Five Facts for Controlling Cholesterol

BIDMC Contributor

FEBRUARY 01, 2019


1. Your body needs some cholesterol to properly function.

Cholesterol is a lipid, which is a waxy fat-like substance that is naturally produced in the body’s liver and is needed to help build cells and carry out essential functions, explains Mark Benson, MD, Director of Cardiovascular Prevention in BIDMC’s CardioVascular Institute. Cholesterol is also found in some foods, like fatty beef, full-fat dairy and eggs. However, unlike certain vitamins and nutrients, your body doesn’t need cholesterol from external food sources to maintain health.

2. Fatty foods are the primary reason for high cholesterol

“When there is too much cholesterol in the bloodstream, it builds up in the walls of arteries and can form plaque, a sticky substance that can prevent oxygen and nutrients from reaching the heart muscle,” explains Benson. “In the worst case scenario, the end result could be a heart attack.” Foods that are high in saturated fats and trans fats are the primary reason for this buildup of cholesterol.

3. Lowering “bad” LDL cholesterol can help prevent heart problems.

“LDL [low-density lipoprotein] is known as ‘bad’ cholesterol because it deposits harmful fat in the blood vessel walls of the heart,” explains Benson. “HDL [high-density lipoprotein] is known as the ‘good’ cholesterol because it actually extracts cholesterol from blood vessel walls and transports it back to the liver for disposal.”

But, adds Benson, it’s been difficult to show that raising someone’s HDL cholesterol will reduce their risk of having a heart attack. “On the other hand, if you lower LDL cholesterol [through lifestyle interventions or medications] many large studies have shown that you can significantly reduce the risk of having a heart attack, suffering stroke or dying from heart disease.

4. Family history can play a part.

Familial hypercholesterolemia is an inherited condition that results in someone having naturally high cholesterol. In these cases, says Benson, LDL readings can be very high, typically over 190 mg/dl. “This is important, because if your genetic wiring is causing high cholesterol, you’ve probably been exposed to high LDL your whole life. For people whose LDL levels are not related to genetics, they’ve probably only had high LDL levels since they’ve entered their 40s, 50s or 60s.”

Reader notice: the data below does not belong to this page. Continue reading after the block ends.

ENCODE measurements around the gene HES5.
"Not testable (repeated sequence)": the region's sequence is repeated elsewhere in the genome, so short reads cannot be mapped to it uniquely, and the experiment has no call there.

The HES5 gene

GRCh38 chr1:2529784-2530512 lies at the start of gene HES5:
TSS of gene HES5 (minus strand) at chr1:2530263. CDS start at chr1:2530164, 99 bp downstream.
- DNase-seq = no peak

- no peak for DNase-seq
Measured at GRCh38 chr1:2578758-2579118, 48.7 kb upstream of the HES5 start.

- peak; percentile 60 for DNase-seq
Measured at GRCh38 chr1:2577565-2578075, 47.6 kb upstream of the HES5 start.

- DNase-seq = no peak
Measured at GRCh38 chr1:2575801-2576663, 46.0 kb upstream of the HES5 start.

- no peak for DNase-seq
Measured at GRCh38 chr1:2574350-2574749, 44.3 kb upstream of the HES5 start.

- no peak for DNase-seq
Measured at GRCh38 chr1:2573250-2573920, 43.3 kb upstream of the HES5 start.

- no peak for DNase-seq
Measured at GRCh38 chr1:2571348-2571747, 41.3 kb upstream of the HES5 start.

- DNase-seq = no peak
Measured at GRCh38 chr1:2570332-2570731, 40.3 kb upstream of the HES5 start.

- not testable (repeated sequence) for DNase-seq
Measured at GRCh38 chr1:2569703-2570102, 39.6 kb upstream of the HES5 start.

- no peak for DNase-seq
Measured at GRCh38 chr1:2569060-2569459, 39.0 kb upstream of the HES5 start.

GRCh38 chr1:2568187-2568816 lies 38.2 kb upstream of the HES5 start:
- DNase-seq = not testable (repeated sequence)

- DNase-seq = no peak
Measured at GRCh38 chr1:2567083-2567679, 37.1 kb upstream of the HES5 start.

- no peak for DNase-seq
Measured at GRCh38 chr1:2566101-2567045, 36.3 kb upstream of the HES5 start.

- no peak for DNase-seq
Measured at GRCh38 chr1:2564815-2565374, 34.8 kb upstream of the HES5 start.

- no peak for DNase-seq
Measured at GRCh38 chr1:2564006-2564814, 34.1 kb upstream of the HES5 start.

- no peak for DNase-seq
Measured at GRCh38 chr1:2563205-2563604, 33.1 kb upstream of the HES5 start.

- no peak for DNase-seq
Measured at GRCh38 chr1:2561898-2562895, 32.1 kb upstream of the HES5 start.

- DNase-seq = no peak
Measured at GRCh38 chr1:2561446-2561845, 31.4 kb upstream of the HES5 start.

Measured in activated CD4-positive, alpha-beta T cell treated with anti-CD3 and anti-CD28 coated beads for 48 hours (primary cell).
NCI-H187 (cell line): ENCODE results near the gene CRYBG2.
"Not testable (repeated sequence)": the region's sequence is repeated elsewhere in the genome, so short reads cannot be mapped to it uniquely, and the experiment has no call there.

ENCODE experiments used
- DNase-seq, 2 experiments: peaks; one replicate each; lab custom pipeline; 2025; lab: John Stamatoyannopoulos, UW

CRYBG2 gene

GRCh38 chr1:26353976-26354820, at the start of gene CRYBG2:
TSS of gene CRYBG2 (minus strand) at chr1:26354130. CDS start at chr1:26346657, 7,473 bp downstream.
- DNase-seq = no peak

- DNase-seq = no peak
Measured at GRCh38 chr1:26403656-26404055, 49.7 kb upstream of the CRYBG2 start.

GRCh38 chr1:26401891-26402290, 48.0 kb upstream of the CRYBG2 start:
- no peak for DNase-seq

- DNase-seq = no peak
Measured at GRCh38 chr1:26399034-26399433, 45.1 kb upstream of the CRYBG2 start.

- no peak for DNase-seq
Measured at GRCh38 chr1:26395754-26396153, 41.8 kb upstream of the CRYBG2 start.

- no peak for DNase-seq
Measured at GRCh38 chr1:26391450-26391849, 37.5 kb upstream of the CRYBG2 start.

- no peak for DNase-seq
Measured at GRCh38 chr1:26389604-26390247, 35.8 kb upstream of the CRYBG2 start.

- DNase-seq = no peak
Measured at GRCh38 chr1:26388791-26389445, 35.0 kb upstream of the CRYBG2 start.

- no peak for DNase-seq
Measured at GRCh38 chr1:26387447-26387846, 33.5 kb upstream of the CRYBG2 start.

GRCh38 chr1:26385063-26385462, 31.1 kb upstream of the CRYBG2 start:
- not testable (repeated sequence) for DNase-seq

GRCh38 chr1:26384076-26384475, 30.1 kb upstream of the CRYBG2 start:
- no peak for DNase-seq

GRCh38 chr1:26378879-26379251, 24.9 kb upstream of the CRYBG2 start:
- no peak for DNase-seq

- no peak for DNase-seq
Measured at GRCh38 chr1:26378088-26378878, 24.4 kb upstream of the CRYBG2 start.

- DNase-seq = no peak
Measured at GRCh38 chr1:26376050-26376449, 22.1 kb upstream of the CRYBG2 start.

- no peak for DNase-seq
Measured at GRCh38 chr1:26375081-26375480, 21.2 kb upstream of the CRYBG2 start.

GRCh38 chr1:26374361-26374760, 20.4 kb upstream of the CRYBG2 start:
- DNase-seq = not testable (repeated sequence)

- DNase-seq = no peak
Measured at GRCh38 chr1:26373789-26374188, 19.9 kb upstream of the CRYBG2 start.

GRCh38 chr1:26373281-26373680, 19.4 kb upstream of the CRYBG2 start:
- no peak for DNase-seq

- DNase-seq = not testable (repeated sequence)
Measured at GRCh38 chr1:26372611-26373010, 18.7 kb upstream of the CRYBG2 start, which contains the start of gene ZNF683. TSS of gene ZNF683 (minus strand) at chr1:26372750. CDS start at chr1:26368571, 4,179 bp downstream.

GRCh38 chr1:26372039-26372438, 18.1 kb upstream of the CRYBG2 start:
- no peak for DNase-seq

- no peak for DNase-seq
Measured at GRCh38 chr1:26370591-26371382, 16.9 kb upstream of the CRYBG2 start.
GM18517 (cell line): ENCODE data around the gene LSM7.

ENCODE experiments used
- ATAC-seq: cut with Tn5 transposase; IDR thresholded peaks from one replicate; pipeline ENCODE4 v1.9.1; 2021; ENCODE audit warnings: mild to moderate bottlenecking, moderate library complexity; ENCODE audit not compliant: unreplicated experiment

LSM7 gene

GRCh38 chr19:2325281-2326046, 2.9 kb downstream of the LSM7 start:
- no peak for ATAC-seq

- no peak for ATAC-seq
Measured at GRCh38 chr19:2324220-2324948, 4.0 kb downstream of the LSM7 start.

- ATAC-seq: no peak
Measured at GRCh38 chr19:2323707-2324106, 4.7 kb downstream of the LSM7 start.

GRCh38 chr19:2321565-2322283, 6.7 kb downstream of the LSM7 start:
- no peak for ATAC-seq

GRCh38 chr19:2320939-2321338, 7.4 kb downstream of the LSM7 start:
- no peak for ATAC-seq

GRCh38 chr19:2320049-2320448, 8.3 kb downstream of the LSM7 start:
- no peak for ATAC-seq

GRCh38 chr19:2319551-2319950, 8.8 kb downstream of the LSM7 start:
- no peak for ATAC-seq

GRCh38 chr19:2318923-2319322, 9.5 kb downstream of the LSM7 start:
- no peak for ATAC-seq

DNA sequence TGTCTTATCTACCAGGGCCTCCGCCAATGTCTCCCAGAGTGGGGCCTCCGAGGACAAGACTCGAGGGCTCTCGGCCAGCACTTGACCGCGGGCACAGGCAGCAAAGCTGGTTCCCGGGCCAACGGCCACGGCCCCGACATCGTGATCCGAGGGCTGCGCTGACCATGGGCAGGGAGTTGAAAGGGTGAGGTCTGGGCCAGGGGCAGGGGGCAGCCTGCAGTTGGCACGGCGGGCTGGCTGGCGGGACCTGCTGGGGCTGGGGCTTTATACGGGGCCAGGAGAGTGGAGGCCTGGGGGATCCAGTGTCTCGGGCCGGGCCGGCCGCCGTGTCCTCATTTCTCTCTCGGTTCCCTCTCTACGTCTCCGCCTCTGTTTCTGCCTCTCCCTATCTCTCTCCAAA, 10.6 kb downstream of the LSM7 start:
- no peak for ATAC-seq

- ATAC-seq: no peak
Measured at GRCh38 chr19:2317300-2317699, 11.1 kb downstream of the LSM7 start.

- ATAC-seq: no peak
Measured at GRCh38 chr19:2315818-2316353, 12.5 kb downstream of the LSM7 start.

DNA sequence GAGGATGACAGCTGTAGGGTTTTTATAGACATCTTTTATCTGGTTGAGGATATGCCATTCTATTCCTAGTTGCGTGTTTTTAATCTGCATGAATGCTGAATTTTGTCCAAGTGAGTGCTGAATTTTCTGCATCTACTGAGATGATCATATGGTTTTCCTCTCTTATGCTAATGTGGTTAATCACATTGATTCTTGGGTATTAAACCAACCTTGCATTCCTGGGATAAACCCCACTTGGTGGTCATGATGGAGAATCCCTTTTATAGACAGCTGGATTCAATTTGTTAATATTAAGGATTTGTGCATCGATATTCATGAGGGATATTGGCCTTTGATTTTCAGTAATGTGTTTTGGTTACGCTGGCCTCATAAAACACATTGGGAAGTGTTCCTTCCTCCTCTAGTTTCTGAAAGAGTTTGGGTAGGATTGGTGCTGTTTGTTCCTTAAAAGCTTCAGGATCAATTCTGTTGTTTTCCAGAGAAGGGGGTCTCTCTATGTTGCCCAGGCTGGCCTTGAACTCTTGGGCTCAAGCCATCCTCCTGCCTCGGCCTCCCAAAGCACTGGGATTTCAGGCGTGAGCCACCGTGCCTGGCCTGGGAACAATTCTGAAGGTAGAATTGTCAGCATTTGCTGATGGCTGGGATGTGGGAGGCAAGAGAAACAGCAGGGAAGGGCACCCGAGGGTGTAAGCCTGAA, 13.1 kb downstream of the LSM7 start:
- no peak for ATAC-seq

If there’s a strong family history of either high cholesterol or heart disease at a young age or if a primary relative (parent or sibling) had a heart attack, stroke or vascular disease, such as peripheral artery disease, before age 55 in men or before age 65 in women, doctors would start thinking about digging deeper to determine if there was a genetic factor at play.

5. Cholesterol medication can be tailored to the individual

Before prescribing a cholesterol-lowering medication, doctors look carefully at a patient’s cholesterol measurements, as well family history of cardiovascular disease, blood pressure, age, gender, whether you smoke, and if you have had any prior heart disease. “When we put all of this information together, we can get a fairly accurate sense of a person’s risk of developing heart disease,” says Benson. “And if that risk is high enough, then we would consider starting statin medications to control cholesterol.

Know Your Numbers

Test Generally Desirable Level
Total cholesterol Under 200 mg/dl
LDL (bad) cholesterol Under 100 mg/dl
HDL (good) cholesterol Over 60 mg/dl
Triglycerides (main component of body fat in people) Under 150 mg/dl

Above content provided by the CardioVascular Institute at Beth Israel Deaconess Medical Center. For advice about your medical care, consult your doctor.
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